Netgear routers’ security broken by bedroom fuzzing


Fuzzing is the automated injecting of malformed data in a hope of causing something to break, and break badly enough to reveal a security hole. Netgear routers got fuzzed, and they broke very badly indeed.

Now fuzzing isn’t the kind of thing that most ordinary people would do in bed, but Simon Kenin is no ordinary person: he’s a security researcher.

When faced with an ‘Internet Down’ scenario having retired for the night, Simon couldn’t be arsed to get up and check the router and instead thought he’d try and hack it from the comfort of his bed.

That’s where the fuzzing started, and where the problems began for Netgear.

To cut a long story short (visit Trustwave SpiderLabs for the uncut tale) by manually fuzzing the web server, Simon was able to bypass authentication of his Netgear VEGN2610 modem/router.

Simon thought he’d try and hack it from the comfort of his bed

Fuzzing the server with a ‘…’ parameter was all it took to solicit an ‘unauth.cgi?id=1211868232’ response. With his Internet connection back up and running, Simon went in for the kill and did some digging.

It didn’t take much of it to uncover a couple of disclosed exploits, both a couple of years old, relating to unauthenticated password disclosure on different Netgear router models.

Using that unauth.cgi id number together with passwordrecovered.cgi could prompt the admin credentials needed. Worse yet for Netgear, Simon couldn’t code very well.

So when he knocked up a somewhat crappily written Python script to help others test his theory that a wide number of Netgear routers might be vulnerable, things didn’t quite go according to plan. An error in the script passed random rubbish to passwordrecovered.cgi instead of the proper id.

This was bad news for Netgear because the admin credentials were still returned anyway. What Simon had uncovered, more by error than trial, was that the first call to passwordrecovered.cgi was enough to spit out those credentials. Critical vulnerability CVE-2017-5521 was born.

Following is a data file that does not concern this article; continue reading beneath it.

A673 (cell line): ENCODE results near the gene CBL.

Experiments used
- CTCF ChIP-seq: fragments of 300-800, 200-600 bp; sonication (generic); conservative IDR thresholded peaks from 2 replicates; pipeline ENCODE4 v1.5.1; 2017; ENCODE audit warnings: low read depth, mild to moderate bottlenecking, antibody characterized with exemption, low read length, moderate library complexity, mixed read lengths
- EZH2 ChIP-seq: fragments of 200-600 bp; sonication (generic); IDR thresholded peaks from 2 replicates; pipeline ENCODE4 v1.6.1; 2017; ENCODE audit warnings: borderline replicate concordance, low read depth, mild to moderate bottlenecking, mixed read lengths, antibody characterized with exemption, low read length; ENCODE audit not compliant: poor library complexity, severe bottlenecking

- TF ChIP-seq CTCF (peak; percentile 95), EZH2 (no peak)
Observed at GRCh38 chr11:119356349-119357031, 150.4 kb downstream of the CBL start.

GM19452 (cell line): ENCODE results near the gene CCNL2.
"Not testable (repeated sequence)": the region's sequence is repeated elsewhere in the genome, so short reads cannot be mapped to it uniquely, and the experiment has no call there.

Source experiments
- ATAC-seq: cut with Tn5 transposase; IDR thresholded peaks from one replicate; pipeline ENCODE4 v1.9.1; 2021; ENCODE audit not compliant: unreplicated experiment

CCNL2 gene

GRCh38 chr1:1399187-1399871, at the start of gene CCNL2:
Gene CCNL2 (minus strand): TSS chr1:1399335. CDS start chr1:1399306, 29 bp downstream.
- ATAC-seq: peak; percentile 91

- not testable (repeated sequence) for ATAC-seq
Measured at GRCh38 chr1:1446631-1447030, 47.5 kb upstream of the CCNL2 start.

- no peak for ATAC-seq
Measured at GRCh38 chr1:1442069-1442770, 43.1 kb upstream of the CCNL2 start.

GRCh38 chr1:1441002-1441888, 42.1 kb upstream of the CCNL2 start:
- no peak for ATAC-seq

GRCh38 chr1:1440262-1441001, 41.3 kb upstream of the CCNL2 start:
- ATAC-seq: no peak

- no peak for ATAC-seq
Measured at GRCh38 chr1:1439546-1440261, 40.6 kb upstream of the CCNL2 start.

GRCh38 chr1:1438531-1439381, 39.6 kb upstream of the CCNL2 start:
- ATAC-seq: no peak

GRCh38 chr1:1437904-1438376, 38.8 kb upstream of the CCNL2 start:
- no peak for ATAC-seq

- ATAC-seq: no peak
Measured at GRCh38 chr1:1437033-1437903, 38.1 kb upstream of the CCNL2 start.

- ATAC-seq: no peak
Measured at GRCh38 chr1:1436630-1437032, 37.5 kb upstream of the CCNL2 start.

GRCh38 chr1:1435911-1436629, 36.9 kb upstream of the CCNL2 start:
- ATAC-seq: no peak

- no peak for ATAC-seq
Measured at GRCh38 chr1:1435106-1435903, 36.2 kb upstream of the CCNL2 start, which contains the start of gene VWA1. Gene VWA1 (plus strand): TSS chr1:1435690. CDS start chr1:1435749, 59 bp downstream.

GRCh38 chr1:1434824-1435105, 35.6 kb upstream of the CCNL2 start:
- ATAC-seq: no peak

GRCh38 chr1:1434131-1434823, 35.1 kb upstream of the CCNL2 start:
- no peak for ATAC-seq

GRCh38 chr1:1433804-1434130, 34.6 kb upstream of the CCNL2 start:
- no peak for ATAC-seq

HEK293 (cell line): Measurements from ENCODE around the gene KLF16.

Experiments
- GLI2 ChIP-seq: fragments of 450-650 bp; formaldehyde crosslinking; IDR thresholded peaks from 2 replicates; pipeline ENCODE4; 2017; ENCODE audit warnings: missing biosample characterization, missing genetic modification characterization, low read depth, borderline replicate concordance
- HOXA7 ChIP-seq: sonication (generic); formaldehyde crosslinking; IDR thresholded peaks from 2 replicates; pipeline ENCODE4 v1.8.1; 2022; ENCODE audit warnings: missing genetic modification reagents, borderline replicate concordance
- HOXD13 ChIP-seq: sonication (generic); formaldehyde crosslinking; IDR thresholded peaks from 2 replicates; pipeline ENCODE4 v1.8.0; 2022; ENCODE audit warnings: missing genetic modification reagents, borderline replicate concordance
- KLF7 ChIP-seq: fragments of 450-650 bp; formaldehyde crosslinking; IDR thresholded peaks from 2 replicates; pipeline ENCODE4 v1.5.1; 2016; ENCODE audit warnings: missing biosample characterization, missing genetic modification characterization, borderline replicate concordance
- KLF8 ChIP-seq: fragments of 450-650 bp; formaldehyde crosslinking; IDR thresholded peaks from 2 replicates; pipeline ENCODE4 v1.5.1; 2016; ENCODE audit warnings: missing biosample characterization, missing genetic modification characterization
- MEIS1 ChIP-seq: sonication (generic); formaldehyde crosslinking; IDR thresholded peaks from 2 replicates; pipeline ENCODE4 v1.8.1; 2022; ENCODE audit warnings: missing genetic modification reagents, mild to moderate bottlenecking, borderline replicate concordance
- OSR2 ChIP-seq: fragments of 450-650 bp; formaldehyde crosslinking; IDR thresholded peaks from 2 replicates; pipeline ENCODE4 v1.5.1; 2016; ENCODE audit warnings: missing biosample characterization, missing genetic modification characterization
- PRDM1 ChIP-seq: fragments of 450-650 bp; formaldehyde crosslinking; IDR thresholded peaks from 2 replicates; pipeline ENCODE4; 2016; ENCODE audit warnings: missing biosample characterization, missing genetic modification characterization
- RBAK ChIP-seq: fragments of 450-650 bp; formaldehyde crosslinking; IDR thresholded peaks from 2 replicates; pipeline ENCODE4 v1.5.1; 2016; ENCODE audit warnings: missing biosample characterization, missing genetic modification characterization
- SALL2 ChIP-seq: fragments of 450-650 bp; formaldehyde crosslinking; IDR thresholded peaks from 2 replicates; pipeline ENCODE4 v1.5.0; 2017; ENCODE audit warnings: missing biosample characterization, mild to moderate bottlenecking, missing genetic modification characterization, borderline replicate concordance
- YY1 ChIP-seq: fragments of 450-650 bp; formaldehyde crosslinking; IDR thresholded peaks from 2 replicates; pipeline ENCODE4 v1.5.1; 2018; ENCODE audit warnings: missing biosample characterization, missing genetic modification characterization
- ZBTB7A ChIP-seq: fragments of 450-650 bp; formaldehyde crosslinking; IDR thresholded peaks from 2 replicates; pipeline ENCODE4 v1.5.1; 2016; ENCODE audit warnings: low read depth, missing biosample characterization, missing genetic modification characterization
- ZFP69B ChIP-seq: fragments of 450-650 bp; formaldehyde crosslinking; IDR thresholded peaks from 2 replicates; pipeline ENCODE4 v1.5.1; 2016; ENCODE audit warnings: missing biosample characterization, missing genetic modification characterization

More bad news for Netgear though: this vulnerability that impacted at least 18 router models was responsibly disclosed to Netgear back in April 2016.

Get into your admin console and apply any firmware updates

Although a small subset of routers were patched in June, but that was it. Despite promises to fix things, additional routers were added to the vulnerable list and it ended up at 31 models.

After many months of nagging, and just before Simon was going to go public, Netgear committed to pushing out firmware to fix the bug.

Netgear has also joined Bugcrowd to help make the disclosure process better, including bug bounties and patching oversight.

Trustwave SpiderLabs, where Simon works, reckons the vulnerability could impact up to a million users of Netgear home routers.

Our advice, regardless of whether your router is listed as vulnerable or not, is to get into your admin console and apply any firmware updates.

We also suggest, while you are there, to ensure that remote administration is not enabled as this will help mitigate the risk (although anyone with physical access to your network could still exploit a vulnerable router.)

Regulators should impose a minimum standard for security updates

Mike Ahmadi, Global Director of Critical Systems Security at Synopsys, adds, “the only way a consumer can determine the level of risk associated with a device is to run their own tests and determine what vulnerabilities are present, and use this information in procurement to force a vendor to fix the issues, or move on to another vendor that is doing a better job addressing such issues, or require a third party security audit, such as the UL CAP program.”

Art Swift, President at the Prpl Foundation says, “good security is at least half about good management of the product, yet the consumer technology industry prioritises the user experience over everything else. Regulators must understand this and so should impose a bare minimum standard for security updates – forcing manufacturers to administer these, so devices are not left unpatched for too long. If there is this shift of responsibility from the end user to the vendor, it demands a secure infrastructure extended into the device itself.”

Brian Laing, VP at Lastline, has the last word, “new vulnerabilities are found all the time so consumers need to take as many preventative measures as possible, such as disabling remote management. That will mitigate the impact of someone trying to attack an unknown vulnerability.”